The Divorced Dad's Survival Book

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Overview

The Divorced Dad's Survival Book: How to Stay Connected with Your Kids shows how to navigate the process of getting a divorce so as to minimize the negative impact on one's children. The goal of the book is to show how fathers can use the divorce to improve their relationship with their kids. David Knox, a divorced father of two, presents a book designed to show fathers how to replace the fear of losing their children with insightful knowledge of what the children may be experiencing during the divorce and offers...

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Overview

The Divorced Dad's Survival Book: How to Stay Connected with Your Kids shows how to navigate the process of getting a divorce so as to minimize the negative impact on one's children. The goal of the book is to show how fathers can use the divorce to improve their relationship with their kids. David Knox, a divorced father of two, presents a book designed to show fathers how to replace the fear of losing their children with insightful knowledge of what the children may be experiencing during the divorce and offers specific suggestions on maintaining and improving relations with them. The father-child relationship cannot only survive but also triumph over divorce through conscious and deliberate planning and execution.

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Editorial Reviews

Booknews
A handbook for fathers navigating the fields of divorce. Advice is given on many aspects of the divorce process from the beginnings to remarriage. Chapters discuss children's feelings about divorce, self therapy for the father, handling visitation, dos and don'ts when the children are with the mother, mediation and legal challenges, homosexual fathers, and a chapter on being the new partner written by the author's new wife. Annotation c. by Book News, Inc., Portland, Or.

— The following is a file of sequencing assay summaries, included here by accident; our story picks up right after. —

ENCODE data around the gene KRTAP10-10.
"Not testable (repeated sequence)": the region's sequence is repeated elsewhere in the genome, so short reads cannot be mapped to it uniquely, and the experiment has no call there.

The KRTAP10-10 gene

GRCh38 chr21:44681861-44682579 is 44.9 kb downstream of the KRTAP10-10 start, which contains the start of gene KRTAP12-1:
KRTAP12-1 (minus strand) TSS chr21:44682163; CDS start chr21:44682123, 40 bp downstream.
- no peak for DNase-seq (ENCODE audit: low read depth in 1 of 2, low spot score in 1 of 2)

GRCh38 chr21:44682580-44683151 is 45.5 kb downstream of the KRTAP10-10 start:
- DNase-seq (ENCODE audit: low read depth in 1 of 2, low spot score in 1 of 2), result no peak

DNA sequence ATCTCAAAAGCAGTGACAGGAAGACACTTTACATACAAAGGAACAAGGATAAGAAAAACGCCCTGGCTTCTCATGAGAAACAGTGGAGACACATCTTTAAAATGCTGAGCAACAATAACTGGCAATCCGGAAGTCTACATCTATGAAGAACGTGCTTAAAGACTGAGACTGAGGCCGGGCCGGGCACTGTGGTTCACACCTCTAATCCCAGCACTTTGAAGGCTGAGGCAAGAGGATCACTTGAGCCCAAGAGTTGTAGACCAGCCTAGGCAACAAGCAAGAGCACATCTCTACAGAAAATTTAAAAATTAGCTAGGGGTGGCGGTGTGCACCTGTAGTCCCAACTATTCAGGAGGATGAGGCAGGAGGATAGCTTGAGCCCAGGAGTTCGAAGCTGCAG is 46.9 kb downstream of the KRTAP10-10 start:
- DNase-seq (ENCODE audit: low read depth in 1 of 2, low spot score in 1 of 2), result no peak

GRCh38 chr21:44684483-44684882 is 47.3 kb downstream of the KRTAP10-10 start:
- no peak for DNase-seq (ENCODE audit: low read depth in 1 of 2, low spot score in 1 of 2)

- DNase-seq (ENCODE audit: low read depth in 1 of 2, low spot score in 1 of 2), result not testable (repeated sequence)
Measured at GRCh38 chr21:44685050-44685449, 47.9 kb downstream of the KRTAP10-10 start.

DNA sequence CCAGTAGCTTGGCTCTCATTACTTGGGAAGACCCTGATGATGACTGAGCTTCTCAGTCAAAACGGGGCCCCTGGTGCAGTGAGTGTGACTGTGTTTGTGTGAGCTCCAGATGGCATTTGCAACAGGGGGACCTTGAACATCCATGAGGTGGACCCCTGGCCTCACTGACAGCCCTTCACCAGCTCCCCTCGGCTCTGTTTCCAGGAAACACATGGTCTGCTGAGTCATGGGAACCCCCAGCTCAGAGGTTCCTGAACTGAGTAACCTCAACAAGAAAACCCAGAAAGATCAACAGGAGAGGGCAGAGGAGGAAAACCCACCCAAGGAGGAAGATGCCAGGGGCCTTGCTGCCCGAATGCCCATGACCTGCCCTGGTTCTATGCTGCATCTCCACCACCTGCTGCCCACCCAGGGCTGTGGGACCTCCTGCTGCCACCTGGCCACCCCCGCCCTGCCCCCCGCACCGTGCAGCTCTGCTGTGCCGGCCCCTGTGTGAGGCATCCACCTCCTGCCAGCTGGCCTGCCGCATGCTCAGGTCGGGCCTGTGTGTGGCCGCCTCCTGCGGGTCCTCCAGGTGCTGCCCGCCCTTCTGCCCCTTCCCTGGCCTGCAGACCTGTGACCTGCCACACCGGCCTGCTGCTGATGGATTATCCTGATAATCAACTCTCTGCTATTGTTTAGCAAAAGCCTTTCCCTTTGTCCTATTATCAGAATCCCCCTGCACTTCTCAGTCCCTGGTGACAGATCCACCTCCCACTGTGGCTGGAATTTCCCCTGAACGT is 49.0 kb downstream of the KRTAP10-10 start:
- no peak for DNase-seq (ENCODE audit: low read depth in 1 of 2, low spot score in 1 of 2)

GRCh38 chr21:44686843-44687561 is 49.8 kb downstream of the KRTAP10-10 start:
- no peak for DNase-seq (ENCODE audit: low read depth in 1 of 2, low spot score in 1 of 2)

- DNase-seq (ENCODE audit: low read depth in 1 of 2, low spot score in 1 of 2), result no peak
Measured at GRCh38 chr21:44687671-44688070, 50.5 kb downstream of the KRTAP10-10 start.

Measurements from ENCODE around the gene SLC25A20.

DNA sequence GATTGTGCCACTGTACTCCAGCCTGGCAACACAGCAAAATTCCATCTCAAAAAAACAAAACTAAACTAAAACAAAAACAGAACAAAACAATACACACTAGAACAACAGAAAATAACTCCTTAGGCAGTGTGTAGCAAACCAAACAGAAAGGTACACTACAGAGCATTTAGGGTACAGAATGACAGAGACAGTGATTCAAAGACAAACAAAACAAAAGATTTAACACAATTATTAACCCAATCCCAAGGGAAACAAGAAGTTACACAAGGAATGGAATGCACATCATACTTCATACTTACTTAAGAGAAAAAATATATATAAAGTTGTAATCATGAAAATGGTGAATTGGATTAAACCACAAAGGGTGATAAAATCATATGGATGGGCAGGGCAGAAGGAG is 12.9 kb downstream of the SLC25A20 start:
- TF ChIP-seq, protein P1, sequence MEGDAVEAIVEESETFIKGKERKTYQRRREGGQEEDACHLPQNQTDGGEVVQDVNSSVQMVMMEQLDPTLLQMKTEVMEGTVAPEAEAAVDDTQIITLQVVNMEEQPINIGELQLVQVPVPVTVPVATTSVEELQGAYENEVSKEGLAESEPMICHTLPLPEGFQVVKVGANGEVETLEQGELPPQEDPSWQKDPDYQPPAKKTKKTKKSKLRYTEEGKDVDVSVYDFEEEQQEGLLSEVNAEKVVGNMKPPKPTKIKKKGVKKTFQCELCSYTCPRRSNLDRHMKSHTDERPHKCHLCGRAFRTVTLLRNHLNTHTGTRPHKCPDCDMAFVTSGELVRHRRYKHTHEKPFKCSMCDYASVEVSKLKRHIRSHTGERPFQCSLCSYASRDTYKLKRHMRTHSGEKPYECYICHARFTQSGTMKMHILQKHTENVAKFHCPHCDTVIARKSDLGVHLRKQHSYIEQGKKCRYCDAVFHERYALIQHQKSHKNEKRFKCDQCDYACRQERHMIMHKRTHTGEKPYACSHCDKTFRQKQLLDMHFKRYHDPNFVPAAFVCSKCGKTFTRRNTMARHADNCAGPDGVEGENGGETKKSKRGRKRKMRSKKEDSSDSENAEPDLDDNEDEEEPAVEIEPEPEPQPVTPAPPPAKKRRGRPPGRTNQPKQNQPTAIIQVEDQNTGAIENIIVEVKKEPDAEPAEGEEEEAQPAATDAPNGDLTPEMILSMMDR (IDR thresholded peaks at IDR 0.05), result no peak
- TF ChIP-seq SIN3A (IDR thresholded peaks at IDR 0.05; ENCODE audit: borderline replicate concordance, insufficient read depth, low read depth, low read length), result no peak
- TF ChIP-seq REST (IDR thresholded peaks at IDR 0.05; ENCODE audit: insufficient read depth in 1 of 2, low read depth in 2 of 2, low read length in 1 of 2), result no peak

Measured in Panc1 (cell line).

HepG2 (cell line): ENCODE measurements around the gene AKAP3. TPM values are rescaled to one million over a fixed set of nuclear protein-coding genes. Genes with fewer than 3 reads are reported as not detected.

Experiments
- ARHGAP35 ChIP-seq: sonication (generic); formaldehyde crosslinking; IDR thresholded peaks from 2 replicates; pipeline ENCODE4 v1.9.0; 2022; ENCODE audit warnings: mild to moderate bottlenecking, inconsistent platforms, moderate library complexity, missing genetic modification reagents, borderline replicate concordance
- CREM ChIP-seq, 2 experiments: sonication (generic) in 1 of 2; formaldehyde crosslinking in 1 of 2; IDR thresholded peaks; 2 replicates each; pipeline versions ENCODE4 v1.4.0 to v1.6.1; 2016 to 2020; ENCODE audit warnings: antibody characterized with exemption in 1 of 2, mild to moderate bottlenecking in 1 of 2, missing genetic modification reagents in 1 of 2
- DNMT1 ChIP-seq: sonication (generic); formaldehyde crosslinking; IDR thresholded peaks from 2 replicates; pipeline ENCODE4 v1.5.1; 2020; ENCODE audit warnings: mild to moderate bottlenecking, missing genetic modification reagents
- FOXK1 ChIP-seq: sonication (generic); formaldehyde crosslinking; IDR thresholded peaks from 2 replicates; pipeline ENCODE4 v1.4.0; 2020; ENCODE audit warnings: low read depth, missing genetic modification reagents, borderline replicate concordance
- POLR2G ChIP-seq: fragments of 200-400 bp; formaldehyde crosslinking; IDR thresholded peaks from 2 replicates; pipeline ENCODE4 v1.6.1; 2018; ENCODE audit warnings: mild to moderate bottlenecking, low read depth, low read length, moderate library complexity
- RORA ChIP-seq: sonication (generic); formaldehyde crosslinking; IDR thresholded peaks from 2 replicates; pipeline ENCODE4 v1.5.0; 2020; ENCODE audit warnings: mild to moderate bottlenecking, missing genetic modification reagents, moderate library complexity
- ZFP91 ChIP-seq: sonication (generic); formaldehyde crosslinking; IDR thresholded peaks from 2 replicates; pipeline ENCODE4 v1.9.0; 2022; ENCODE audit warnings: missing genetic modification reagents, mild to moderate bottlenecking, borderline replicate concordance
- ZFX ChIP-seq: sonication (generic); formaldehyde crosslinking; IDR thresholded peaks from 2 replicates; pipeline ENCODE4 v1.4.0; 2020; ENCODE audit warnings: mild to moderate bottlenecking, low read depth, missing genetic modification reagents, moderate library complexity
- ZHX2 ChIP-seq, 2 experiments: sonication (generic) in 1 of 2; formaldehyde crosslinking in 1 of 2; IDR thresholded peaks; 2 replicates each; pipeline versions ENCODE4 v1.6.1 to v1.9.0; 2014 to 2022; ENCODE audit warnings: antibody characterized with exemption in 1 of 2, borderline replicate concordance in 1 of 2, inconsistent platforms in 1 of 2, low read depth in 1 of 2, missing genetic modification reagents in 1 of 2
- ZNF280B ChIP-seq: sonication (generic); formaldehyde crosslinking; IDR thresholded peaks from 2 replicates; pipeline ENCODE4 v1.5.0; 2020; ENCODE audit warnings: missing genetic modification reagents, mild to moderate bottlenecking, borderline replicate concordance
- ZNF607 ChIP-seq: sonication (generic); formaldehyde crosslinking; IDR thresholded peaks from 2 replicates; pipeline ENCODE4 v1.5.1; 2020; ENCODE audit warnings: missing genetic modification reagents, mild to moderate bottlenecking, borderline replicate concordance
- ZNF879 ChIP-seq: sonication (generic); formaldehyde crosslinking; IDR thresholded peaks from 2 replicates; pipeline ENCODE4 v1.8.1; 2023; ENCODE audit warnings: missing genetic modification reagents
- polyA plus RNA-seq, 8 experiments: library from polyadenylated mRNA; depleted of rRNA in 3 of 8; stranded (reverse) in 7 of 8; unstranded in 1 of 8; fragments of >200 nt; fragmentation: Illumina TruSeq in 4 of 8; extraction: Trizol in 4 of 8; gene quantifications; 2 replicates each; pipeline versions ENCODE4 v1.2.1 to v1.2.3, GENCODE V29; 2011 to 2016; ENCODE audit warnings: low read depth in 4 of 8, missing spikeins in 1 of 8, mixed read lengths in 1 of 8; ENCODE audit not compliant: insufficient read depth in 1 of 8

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Product Details

  • ISBN-13: 9780738203171
  • Publisher: Da Capo Press
  • Publication date: 9/1/2000
  • Pages: 372
  • Sales rank: 811,076
  • Lexile: 1240L (what's this?)
  • Product dimensions: 0.77 (w) x 6.00 (h) x 9.00 (d)

Meet the Author

A marriage and family therapist and Professor of Sociology at East Carolina University, Dr. David Knox is also the author or co-author of ten books including Choices in Relationships and How to Be Your Own Family Therapist. He lives with his second wife and stepdaughter in North Carolina.

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Customer Reviews

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Sort by: Showing 1 Customer Reviews
  • Anonymous

    Posted September 4, 2007

    A Wolf in Fathers Clothing

    Unfortunately, the book only serves as a primer for obsessive dads who hate the ex-spouse 'childs mother' to harass and alienate the child against their mother as a means of lowering support payments. The reference for attorney and custody mediators in San Diego is a farce -stay away from the people on that list! One attorney on it can't even calculate support payments correctly! 90% or more of all divorces are about infidelity, and the vast percentage of that is done by men according to every study one reads. Those adulterous fathers, now focused on their new relationships, are more than happy to accept a few weekends a month to 'punch the fatherly clock' while they pursue the new relationship. Only when they realize that successful relationships are about fidelity and intimacy, and that adultery is not a good base to build those qualities, then they begin to look back to find support from someone who will accept them despite their moral failings - namely, the kids. And money always plays into the equation too. All of a sudden, after the mother has done all the hard work of raising and tending to the kids needs, the father decides to ride to rescue them from mom. In reality, the father is looking for acceptance from his, and knows the kids think that dad wasn't really there when they needed them, and so undermining mom becomes the means to balance the equation. This book, although it makes a half hearted attempt to advocate healthy co-parenting, is more about techniques for undermining moms influence - notice the extended focus on how mothers may be influencing the kids against the father. To that extent, a dangerous guidebook for the guilty, appearance obsessed father. Alienation of children by fathers is very real and constitutes child abuse - just ask Kim Basinger - and this book only fuels that fire.

    0 out of 1 people found this review helpful.

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